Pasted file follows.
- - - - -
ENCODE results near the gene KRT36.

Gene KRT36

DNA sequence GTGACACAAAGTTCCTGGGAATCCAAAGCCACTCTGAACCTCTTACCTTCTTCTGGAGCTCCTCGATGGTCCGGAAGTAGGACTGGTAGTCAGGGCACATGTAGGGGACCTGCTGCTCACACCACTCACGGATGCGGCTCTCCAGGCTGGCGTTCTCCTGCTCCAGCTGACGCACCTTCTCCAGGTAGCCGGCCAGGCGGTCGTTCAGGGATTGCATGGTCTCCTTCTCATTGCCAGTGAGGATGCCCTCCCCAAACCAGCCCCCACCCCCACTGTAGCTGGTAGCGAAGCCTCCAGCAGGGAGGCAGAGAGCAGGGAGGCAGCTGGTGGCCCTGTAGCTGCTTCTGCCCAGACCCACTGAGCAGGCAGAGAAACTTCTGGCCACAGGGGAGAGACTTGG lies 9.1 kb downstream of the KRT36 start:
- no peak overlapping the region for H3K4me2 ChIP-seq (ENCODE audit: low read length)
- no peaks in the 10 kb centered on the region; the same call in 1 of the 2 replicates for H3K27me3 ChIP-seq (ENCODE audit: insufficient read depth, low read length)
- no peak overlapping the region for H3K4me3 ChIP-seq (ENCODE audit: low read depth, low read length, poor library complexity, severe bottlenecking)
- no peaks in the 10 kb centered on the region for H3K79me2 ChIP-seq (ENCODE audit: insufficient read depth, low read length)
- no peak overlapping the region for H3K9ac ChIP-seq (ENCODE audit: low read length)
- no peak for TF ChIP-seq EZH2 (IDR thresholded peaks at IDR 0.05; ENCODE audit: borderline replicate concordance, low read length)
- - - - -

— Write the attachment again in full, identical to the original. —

ENCODE results near the gene KRT36.

Gene KRT36

DNA sequence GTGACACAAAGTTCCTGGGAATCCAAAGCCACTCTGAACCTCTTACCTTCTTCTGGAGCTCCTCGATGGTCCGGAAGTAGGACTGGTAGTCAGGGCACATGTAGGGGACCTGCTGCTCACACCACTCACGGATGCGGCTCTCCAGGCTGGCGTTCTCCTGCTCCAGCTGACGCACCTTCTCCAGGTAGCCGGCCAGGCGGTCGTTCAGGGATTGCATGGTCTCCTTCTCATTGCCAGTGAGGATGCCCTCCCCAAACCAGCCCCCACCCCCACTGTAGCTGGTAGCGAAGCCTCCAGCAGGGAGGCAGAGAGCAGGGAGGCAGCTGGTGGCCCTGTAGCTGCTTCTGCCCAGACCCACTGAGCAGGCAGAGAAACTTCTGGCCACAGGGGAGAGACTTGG lies 9.1 kb downstream of the KRT36 start:
- no peak overlapping the region for H3K4me2 ChIP-seq (ENCODE audit: low read length)
- no peaks in the 10 kb centered on the region; the same call in 1 of the 2 replicates for H3K27me3 ChIP-seq (ENCODE audit: insufficient read depth, low read length)
- no peak overlapping the region for H3K4me3 ChIP-seq (ENCODE audit: low read depth, low read length, poor library complexity, severe bottlenecking)
- no peaks in the 10 kb centered on the region for H3K79me2 ChIP-seq (ENCODE audit: insufficient read depth, low read length)
- no peak overlapping the region for H3K9ac ChIP-seq (ENCODE audit: low read length)
- no peak for TF ChIP-seq EZH2 (IDR thresholded peaks at IDR 0.05; ENCODE audit: borderline replicate concordance, low read length)